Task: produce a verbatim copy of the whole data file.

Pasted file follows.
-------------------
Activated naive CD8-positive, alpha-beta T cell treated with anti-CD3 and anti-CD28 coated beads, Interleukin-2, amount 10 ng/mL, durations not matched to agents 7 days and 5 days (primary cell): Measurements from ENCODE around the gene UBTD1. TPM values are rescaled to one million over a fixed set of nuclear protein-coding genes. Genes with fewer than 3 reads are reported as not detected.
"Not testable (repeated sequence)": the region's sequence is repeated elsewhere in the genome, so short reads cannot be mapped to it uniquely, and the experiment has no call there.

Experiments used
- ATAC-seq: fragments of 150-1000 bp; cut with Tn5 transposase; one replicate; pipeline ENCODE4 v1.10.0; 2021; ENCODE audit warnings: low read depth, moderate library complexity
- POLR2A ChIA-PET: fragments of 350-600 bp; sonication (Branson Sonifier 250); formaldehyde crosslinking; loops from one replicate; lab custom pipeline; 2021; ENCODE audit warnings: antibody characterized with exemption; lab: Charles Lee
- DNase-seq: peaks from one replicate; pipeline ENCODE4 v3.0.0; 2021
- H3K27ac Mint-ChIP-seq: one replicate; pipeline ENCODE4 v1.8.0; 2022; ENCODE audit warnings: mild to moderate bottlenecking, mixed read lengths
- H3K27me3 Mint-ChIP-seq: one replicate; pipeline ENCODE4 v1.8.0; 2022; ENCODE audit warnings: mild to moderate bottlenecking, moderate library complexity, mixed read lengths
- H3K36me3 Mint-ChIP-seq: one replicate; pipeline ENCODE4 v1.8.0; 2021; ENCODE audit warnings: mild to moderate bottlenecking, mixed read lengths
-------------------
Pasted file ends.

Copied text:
Activated naive CD8-positive, alpha-beta T cell treated with anti-CD3 and anti-CD28 coated beads, Interleukin-2, amount 10 ng/mL, durations not matched to agents 7 days and 5 days (primary cell): Measurements from ENCODE around the gene UBTD1. TPM values are rescaled to one million over a fixed set of nuclear protein-coding genes. Genes with fewer than 3 reads are reported as not detected.
"Not testable (repeated sequence)": the region's sequence is repeated elsewhere in the genome, so short reads cannot be mapped to it uniquely, and the experiment has no call there.

Experiments used
- ATAC-seq: fragments of 150-1000 bp; cut with Tn5 transposase; one replicate; pipeline ENCODE4 v1.10.0; 2021; ENCODE audit warnings: low read depth, moderate library complexity
- POLR2A ChIA-PET: fragments of 350-600 bp; sonication (Branson Sonifier 250); formaldehyde crosslinking; loops from one replicate; lab custom pipeline; 2021; ENCODE audit warnings: antibody characterized with exemption; lab: Charles Lee
- DNase-seq: peaks from one replicate; pipeline ENCODE4 v3.0.0; 2021
- H3K27ac Mint-ChIP-seq: one replicate; pipeline ENCODE4 v1.8.0; 2022; ENCODE audit warnings: mild to moderate bottlenecking, mixed read lengths
- H3K27me3 Mint-ChIP-seq: one replicate; pipeline ENCODE4 v1.8.0; 2022; ENCODE audit warnings: mild to moderate bottlenecking, moderate library complexity, mixed read lengths
- H3K36me3 Mint-ChIP-seq: one replicate; pipeline ENCODE4 v1.8.0; 2021; ENCODE audit warnings: mild to moderate bottlenecking, mixed read lengths